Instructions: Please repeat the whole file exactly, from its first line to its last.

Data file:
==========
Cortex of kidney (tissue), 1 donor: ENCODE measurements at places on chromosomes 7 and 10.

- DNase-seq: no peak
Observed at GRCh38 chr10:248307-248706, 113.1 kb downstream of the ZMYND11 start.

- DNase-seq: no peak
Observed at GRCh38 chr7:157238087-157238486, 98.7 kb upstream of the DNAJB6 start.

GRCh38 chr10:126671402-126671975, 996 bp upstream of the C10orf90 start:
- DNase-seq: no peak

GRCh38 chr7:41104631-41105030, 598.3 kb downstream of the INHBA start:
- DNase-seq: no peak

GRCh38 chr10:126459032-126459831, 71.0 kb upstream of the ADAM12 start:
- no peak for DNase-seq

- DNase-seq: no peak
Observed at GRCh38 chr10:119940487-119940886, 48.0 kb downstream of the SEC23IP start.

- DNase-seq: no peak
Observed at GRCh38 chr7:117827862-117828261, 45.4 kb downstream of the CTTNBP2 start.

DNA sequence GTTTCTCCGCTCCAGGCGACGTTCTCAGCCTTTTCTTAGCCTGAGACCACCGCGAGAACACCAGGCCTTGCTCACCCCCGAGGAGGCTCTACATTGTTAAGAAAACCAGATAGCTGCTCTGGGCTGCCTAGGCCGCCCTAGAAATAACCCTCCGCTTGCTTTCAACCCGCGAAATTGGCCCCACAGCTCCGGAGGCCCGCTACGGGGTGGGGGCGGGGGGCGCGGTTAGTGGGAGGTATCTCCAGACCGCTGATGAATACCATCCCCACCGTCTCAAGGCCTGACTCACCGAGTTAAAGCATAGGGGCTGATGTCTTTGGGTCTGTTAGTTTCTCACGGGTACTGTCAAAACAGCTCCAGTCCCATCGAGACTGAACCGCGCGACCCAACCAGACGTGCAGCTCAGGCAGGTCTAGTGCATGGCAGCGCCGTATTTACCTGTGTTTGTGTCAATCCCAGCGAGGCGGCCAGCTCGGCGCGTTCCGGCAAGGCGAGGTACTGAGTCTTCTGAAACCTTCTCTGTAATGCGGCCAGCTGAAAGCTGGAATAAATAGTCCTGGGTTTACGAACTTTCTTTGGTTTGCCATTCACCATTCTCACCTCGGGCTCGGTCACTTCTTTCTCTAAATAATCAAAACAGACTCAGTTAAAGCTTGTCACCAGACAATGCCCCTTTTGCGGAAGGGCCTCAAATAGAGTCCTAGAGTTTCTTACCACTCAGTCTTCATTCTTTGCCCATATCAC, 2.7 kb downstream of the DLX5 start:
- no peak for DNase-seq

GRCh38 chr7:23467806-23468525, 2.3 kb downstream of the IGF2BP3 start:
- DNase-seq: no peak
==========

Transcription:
Cortex of kidney (tissue), 1 donor: ENCODE measurements at places on chromosomes 7 and 10.

- DNase-seq: no peak
Observed at GRCh38 chr10:248307-248706, 113.1 kb downstream of the ZMYND11 start.

- DNase-seq: no peak
Observed at GRCh38 chr7:157238087-157238486, 98.7 kb upstream of the DNAJB6 start.

GRCh38 chr10:126671402-126671975, 996 bp upstream of the C10orf90 start:
- DNase-seq: no peak

GRCh38 chr7:41104631-41105030, 598.3 kb downstream of the INHBA start:
- DNase-seq: no peak

GRCh38 chr10:126459032-126459831, 71.0 kb upstream of the ADAM12 start:
- no peak for DNase-seq

- DNase-seq: no peak
Observed at GRCh38 chr10:119940487-119940886, 48.0 kb downstream of the SEC23IP start.

- DNase-seq: no peak
Observed at GRCh38 chr7:117827862-117828261, 45.4 kb downstream of the CTTNBP2 start.

DNA sequence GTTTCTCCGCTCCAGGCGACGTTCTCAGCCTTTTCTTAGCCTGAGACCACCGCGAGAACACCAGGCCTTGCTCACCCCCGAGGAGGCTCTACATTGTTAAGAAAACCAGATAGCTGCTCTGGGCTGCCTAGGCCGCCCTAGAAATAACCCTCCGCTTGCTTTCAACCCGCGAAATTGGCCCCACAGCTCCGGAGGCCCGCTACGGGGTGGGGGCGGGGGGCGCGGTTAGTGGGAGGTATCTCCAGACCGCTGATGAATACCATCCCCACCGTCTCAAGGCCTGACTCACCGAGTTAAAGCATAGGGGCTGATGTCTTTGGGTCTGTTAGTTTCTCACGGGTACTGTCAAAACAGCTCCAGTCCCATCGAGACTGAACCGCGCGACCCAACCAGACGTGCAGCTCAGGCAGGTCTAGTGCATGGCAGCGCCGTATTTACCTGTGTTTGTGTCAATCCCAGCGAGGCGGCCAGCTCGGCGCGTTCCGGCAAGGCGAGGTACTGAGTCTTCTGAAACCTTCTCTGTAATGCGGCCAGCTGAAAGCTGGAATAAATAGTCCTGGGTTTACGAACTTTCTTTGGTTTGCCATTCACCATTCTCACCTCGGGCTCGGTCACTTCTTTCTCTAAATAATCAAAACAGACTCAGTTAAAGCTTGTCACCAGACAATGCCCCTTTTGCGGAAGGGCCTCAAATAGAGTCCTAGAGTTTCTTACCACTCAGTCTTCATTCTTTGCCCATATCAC, 2.7 kb downstream of the DLX5 start:
- no peak for DNase-seq

GRCh38 chr7:23467806-23468525, 2.3 kb downstream of the IGF2BP3 start:
- DNase-seq: no peak